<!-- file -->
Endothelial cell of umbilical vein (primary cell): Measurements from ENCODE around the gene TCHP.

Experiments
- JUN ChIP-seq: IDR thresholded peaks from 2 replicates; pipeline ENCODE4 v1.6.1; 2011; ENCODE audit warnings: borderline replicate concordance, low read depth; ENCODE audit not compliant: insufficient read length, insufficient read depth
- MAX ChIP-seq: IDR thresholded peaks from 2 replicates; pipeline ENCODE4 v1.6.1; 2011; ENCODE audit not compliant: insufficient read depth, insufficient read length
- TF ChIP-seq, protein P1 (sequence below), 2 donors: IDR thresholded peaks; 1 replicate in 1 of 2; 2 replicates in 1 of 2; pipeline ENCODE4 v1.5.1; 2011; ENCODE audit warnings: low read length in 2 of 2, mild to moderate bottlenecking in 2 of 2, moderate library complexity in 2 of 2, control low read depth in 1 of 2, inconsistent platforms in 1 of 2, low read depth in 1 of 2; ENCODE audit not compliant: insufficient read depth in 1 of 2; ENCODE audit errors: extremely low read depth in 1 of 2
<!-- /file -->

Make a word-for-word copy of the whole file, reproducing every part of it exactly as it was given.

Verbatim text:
Endothelial cell of umbilical vein (primary cell): Measurements from ENCODE around the gene TCHP.

Experiments
- JUN ChIP-seq: IDR thresholded peaks from 2 replicates; pipeline ENCODE4 v1.6.1; 2011; ENCODE audit warnings: borderline replicate concordance, low read depth; ENCODE audit not compliant: insufficient read length, insufficient read depth
- MAX ChIP-seq: IDR thresholded peaks from 2 replicates; pipeline ENCODE4 v1.6.1; 2011; ENCODE audit not compliant: insufficient read depth, insufficient read length
- TF ChIP-seq, protein P1 (sequence below), 2 donors: IDR thresholded peaks; 1 replicate in 1 of 2; 2 replicates in 1 of 2; pipeline ENCODE4 v1.5.1; 2011; ENCODE audit warnings: low read length in 2 of 2, mild to moderate bottlenecking in 2 of 2, moderate library complexity in 2 of 2, control low read depth in 1 of 2, inconsistent platforms in 1 of 2, low read depth in 1 of 2; ENCODE audit not compliant: insufficient read depth in 1 of 2; ENCODE audit errors: extremely low read depth in 1 of 2